It also provided me a chance to figure out whom, exactly, I wanted to be. It wasn’t a second birth, really,  but an opportunity to pare down the clutter… It beckoned me to shed an armor I didn’t even know I wore in the States and define my new self with a thoughtfulness I’d never considered.

I liked my new anonymity, as it was, although I knew I was not really anonymous. In Haiti everyone eventually knows everything or at least think they do, and as a foreigner I stood out. I was referred to as blan – a word literally translated as “white,” but commonly used to identify any foreigner in Haiti… Every day brought new surprises and revealed parts of my personality that I didn’t know were there.


For a brief second I wondered if Haiti wasn’t too much for me, if it wasn’t time to retreat back into myself before I drowned in the country’s tumultuous sorrow. But there was the pull of the unknown, the possibility of pushing myself further than I’d ever been, that kept me moving forward. I didn’t think of it as brave or stupid, heroic or reckless. It was just my life, it was what I wanted to be doing, and knew I would continue to do until it didn’t seem right anymore.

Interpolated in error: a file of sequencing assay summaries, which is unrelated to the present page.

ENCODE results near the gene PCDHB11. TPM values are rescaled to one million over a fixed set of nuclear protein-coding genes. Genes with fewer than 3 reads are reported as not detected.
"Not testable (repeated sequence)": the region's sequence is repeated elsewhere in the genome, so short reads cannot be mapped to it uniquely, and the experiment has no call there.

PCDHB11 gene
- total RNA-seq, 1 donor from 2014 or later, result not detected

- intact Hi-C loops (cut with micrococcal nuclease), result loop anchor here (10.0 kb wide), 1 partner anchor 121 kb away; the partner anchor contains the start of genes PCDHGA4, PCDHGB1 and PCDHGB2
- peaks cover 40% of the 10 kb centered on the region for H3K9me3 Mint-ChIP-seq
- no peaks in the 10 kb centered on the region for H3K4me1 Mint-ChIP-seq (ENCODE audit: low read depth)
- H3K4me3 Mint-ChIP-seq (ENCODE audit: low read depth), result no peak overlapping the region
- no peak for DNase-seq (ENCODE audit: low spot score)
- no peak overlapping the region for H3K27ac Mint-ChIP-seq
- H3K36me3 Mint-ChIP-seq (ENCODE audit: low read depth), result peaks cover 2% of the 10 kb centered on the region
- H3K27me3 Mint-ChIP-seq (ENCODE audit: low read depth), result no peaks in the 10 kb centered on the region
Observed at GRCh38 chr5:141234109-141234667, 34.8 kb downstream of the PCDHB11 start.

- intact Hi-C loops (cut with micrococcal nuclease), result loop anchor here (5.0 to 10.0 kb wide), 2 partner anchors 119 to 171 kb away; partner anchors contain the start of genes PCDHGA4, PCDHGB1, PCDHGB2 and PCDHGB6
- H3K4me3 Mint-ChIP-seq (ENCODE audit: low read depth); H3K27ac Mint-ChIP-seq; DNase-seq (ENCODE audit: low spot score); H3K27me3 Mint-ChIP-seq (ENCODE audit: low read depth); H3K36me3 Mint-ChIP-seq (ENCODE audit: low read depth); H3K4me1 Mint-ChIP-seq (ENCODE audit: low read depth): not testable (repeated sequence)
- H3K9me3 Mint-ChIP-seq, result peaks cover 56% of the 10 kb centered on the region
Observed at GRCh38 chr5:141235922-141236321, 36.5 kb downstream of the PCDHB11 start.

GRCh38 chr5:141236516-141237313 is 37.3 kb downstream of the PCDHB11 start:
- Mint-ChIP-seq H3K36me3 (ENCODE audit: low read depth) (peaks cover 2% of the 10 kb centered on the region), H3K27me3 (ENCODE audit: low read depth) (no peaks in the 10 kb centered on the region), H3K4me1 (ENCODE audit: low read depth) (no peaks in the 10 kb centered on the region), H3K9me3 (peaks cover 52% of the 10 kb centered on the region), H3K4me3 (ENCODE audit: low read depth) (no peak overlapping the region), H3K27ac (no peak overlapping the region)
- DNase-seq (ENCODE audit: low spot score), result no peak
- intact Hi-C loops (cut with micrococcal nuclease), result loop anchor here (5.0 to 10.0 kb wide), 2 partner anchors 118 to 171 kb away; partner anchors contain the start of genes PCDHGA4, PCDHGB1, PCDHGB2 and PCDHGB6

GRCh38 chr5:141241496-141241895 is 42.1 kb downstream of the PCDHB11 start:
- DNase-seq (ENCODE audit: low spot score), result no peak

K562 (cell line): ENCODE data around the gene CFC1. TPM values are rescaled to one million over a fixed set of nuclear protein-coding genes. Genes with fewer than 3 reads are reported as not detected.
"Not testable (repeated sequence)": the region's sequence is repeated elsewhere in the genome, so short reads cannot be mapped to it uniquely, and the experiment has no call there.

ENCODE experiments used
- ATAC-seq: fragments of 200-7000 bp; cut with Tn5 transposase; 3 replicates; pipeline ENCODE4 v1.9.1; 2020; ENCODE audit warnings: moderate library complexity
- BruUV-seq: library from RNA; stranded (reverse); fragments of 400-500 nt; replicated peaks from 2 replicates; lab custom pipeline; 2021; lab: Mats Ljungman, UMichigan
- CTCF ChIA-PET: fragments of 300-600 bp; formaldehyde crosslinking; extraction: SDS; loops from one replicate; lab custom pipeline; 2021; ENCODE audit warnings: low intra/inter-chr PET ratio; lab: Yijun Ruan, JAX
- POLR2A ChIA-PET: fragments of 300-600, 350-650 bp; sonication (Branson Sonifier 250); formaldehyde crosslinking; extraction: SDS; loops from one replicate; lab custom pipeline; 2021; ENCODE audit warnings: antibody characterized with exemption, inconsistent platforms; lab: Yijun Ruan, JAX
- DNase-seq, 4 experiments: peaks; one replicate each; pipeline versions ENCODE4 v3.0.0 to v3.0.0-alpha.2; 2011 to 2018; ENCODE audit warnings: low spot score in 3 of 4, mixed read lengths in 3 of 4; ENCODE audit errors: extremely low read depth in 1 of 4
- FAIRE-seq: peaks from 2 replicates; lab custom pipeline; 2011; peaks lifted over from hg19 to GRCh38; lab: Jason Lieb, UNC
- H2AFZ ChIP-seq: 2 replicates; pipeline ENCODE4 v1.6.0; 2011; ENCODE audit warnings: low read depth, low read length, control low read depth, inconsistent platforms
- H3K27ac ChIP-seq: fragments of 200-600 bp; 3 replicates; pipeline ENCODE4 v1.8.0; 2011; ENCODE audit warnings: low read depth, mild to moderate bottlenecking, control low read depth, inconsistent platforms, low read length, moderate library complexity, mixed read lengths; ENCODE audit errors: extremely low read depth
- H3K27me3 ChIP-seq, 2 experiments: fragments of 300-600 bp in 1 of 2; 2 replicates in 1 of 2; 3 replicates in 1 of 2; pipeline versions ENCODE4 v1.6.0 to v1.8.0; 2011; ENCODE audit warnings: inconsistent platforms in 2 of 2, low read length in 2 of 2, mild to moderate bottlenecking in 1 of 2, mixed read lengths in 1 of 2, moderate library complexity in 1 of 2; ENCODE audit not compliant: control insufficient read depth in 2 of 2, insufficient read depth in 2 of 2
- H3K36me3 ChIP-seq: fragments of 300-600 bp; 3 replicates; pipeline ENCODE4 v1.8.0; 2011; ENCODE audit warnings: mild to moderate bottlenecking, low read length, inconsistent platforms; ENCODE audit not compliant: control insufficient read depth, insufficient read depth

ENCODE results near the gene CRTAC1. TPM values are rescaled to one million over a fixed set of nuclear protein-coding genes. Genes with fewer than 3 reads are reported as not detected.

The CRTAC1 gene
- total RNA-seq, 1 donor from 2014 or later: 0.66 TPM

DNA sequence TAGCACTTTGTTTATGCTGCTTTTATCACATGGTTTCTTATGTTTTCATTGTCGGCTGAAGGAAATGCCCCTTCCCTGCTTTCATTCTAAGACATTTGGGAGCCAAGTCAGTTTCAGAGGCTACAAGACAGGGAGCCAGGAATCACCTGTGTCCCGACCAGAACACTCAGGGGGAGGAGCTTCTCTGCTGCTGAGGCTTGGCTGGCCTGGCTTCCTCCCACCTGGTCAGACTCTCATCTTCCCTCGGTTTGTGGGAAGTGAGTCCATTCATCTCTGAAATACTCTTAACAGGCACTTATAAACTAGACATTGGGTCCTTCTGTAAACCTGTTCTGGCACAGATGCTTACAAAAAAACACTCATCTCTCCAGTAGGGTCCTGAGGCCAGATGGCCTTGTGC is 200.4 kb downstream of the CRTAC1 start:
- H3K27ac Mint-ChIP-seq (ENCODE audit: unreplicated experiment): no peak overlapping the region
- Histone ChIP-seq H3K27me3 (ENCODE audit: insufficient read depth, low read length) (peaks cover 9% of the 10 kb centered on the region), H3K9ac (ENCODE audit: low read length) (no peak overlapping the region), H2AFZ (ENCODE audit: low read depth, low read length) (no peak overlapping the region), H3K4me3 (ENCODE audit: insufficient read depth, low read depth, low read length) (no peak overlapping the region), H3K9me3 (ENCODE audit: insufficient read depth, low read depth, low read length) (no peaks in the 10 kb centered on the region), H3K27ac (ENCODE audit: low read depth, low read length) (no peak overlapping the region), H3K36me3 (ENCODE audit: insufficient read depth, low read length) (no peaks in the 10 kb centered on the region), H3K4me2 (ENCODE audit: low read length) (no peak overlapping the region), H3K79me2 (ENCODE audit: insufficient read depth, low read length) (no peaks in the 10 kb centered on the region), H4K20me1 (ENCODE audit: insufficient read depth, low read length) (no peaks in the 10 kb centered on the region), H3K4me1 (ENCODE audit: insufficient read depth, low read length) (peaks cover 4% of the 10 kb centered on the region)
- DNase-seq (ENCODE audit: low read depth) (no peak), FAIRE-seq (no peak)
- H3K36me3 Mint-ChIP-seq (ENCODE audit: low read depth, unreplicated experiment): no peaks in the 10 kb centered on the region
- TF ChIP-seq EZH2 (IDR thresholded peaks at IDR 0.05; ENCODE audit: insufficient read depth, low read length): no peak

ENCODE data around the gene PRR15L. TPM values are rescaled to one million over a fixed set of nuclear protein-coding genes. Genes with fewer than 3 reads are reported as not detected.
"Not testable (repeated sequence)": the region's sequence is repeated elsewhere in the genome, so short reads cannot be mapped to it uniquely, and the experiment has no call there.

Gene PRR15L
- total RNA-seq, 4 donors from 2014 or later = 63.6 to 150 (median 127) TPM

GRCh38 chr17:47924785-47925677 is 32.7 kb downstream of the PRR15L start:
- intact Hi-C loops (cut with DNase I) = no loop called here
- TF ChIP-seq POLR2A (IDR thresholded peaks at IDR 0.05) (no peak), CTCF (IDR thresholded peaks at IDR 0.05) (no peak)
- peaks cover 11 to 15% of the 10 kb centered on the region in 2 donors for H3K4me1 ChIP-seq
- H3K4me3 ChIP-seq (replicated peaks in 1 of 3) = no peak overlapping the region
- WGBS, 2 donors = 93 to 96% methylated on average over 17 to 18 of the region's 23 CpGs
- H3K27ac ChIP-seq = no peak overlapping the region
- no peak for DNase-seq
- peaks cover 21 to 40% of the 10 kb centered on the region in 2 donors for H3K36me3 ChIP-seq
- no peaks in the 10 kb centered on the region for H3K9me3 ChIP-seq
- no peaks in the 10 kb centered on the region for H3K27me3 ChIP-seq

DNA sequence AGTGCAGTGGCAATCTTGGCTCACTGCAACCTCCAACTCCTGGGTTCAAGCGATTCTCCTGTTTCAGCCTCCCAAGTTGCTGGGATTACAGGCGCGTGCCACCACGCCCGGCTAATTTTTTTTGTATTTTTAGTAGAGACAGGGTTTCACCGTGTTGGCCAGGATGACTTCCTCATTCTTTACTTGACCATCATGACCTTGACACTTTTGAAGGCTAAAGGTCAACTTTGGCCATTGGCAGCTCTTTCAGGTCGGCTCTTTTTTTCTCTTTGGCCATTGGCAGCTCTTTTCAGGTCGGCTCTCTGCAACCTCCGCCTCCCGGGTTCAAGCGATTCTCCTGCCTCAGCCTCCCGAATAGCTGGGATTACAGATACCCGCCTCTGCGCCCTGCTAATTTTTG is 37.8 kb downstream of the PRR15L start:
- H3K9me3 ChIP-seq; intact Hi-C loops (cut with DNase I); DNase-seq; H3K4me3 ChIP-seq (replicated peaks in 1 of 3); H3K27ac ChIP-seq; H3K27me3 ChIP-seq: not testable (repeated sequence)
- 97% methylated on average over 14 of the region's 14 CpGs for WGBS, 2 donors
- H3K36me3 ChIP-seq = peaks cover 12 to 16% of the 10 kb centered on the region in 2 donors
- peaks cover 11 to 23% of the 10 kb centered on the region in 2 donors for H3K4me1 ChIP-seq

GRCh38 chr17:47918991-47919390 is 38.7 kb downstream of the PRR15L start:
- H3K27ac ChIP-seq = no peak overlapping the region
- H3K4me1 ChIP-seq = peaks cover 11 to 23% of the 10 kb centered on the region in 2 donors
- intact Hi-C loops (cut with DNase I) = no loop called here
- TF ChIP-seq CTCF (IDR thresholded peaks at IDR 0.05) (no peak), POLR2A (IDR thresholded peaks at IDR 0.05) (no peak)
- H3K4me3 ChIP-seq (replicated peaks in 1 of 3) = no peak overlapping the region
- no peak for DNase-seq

When I first started with the mission back in 2005 I knew next to nothing about Haiti. I mean, I hadn’t spent time reading all sorts of books about Haiti and it’s history like many I met here. The other volunteers that were here when I arrived read almost nothing but books about Haiti. I think I was so overwhelmed with just trying to live in it every day that when the work day was done and it was time to relax the last thing I wanted to do was further saturate myself with all things Haiti. And you know what? 5 years later I’m glad I did it that way. I’m glad because it has given me time to just be. To be here and to learn and to experience without holding my experiences up to some other persons that I had been reading about. To not get bogged down in history and to be looking for all the connecting points. Rather, I’ve just been able to absorb and listen and try to understand.